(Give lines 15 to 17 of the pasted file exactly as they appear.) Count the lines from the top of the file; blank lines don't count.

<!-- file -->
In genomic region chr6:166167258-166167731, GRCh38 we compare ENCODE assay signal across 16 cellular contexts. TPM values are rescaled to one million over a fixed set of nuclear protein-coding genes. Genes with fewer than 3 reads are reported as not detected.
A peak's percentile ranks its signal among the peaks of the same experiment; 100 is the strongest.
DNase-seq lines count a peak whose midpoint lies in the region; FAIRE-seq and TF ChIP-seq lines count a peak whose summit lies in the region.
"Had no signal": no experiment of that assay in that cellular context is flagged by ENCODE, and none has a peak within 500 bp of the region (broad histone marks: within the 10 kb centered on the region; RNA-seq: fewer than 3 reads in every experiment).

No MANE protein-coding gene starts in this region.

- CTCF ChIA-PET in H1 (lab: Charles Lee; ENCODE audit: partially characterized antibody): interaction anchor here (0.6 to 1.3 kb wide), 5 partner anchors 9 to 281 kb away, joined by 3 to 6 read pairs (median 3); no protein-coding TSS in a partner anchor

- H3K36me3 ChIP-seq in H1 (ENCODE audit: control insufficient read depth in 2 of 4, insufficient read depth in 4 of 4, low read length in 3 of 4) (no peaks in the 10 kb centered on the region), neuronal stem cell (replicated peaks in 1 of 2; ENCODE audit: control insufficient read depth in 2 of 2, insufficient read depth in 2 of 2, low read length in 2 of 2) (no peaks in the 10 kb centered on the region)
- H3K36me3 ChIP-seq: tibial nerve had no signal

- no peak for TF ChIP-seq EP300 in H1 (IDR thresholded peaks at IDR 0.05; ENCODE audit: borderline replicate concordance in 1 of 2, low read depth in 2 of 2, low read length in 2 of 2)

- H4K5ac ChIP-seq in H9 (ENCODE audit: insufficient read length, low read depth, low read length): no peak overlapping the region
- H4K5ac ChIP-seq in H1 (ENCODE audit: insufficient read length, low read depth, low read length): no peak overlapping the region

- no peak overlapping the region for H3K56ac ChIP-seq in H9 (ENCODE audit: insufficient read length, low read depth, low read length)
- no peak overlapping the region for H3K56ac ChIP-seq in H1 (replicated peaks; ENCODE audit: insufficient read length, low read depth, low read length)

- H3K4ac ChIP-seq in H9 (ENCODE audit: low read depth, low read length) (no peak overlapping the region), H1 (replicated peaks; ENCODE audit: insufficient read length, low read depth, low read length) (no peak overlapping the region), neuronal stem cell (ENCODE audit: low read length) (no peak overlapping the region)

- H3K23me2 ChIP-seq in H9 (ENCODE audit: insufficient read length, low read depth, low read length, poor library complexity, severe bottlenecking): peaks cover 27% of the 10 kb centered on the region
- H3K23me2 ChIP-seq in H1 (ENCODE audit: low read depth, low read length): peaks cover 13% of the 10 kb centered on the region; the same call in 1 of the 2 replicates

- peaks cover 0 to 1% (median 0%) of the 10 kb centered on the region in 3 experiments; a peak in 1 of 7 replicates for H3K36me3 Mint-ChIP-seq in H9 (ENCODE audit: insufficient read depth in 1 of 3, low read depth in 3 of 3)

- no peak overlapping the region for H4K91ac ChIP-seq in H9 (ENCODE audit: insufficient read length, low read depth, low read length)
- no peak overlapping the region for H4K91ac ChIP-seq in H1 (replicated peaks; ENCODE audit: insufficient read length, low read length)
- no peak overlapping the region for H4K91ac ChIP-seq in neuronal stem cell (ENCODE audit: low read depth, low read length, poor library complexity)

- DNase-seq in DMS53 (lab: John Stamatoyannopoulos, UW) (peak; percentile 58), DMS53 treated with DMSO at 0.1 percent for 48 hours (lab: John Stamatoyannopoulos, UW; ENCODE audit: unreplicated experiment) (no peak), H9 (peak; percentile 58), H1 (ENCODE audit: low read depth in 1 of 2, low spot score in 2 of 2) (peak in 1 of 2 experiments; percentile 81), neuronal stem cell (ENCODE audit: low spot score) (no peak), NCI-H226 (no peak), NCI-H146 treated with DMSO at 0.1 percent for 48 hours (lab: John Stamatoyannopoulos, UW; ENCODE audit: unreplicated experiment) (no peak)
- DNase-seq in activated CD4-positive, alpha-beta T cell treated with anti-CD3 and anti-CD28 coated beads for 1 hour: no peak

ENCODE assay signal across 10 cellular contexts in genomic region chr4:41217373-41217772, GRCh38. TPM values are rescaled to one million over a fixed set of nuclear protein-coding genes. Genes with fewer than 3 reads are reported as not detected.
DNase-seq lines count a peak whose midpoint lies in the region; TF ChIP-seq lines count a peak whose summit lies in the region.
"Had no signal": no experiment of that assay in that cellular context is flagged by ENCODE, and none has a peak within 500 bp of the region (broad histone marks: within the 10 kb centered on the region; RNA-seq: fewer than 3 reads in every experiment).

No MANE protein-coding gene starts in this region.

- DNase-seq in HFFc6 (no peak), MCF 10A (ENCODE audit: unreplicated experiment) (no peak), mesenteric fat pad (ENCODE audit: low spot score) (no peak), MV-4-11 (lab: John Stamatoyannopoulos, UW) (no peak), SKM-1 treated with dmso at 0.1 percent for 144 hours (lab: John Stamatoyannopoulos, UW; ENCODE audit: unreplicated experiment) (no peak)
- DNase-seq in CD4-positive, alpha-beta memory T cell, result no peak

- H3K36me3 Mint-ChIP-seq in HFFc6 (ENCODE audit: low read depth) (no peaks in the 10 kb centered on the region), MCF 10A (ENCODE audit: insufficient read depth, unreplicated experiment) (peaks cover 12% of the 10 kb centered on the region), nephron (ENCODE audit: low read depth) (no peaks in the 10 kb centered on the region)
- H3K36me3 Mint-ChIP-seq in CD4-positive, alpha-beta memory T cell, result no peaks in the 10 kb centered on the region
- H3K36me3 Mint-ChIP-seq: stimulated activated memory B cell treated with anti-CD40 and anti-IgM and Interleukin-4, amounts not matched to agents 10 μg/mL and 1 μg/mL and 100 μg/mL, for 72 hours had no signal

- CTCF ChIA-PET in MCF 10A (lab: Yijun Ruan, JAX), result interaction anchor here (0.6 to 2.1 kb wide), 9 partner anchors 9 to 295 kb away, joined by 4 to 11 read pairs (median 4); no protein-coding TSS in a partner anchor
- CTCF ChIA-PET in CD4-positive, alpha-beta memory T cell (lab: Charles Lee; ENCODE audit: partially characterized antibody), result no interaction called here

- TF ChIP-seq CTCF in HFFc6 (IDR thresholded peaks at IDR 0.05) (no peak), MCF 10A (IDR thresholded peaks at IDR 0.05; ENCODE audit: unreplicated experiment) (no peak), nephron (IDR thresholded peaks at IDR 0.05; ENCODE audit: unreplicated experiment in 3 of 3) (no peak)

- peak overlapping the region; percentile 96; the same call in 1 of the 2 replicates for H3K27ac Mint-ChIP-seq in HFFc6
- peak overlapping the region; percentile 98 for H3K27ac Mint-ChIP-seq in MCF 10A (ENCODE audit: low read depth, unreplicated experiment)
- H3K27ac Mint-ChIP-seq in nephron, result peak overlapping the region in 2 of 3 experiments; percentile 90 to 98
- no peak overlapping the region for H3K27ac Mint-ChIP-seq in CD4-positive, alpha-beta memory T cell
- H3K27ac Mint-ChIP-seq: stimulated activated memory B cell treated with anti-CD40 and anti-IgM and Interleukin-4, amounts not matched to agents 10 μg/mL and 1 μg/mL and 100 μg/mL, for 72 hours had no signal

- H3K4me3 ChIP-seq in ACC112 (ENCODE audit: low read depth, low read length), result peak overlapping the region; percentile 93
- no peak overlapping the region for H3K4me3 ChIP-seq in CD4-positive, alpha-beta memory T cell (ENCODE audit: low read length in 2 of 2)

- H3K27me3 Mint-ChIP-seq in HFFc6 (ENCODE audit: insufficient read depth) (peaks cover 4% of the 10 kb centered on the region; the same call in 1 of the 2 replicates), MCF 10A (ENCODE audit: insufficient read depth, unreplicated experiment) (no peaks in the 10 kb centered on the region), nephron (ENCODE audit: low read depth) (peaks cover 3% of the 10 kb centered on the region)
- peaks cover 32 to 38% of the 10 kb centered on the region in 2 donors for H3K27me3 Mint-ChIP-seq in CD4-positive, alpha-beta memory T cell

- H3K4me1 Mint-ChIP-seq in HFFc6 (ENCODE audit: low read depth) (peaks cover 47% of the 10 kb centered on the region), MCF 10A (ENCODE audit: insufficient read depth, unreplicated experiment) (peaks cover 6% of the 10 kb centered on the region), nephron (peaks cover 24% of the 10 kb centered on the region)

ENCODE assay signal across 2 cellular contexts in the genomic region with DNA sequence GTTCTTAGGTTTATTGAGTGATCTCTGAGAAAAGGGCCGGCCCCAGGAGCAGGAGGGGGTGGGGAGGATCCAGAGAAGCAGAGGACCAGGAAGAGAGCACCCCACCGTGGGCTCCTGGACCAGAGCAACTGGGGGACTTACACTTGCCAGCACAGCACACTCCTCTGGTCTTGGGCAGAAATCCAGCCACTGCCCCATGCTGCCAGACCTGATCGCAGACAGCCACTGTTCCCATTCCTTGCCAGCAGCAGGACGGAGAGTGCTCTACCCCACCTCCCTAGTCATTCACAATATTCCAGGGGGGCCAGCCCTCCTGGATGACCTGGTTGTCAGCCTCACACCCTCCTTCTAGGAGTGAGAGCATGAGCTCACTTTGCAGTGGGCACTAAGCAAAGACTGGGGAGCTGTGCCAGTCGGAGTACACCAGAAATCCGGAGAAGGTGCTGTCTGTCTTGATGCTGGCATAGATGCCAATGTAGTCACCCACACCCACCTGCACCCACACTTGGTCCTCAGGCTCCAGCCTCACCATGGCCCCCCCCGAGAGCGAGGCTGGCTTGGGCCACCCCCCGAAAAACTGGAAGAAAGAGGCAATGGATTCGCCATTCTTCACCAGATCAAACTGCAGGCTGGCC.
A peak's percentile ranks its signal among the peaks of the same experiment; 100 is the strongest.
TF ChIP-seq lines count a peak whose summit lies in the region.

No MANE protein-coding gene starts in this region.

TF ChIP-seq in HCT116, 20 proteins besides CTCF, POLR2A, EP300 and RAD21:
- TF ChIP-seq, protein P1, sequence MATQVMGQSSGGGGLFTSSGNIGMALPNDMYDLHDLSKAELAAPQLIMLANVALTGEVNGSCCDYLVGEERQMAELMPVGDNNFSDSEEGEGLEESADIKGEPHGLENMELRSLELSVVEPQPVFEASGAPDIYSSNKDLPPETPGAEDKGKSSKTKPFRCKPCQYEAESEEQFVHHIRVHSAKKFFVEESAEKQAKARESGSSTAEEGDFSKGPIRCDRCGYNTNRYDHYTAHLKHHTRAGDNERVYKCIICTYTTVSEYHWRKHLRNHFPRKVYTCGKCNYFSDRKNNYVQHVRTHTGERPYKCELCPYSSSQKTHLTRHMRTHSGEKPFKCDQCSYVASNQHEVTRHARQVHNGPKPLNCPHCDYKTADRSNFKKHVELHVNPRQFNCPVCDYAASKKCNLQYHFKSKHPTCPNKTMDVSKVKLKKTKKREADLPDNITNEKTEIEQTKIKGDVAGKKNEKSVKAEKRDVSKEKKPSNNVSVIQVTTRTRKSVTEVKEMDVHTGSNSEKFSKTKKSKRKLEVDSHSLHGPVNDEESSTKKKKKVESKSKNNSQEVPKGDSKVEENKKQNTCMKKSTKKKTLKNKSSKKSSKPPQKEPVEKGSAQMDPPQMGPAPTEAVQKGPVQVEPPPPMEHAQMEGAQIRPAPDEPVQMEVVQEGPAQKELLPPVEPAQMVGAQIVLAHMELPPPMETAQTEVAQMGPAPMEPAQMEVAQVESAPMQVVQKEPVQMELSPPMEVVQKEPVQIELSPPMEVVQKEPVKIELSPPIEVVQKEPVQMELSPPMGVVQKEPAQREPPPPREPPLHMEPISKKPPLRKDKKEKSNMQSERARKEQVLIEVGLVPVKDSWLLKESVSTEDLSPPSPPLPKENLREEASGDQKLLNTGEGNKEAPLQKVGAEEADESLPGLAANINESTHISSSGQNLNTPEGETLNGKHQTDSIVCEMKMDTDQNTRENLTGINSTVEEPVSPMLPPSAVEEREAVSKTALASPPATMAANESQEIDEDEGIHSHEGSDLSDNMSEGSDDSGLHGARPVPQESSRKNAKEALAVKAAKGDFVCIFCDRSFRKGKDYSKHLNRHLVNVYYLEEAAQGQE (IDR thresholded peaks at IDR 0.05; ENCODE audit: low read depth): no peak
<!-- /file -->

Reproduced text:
- H3K23me2 ChIP-seq in H9 (ENCODE audit: insufficient read length, low read depth, low read length, poor library complexity, severe bottlenecking): peaks cover 27% of the 10 kb centered on the region
- H3K23me2 ChIP-seq in H1 (ENCODE audit: low read depth, low read length): peaks cover 13% of the 10 kb centered on the region; the same call in 1 of the 2 replicates

- peaks cover 0 to 1% (median 0%) of the 10 kb centered on the region in 3 experiments; a peak in 1 of 7 replicates for H3K36me3 Mint-ChIP-seq in H9 (ENCODE audit: insufficient read depth in 1 of 3, low read depth in 3 of 3)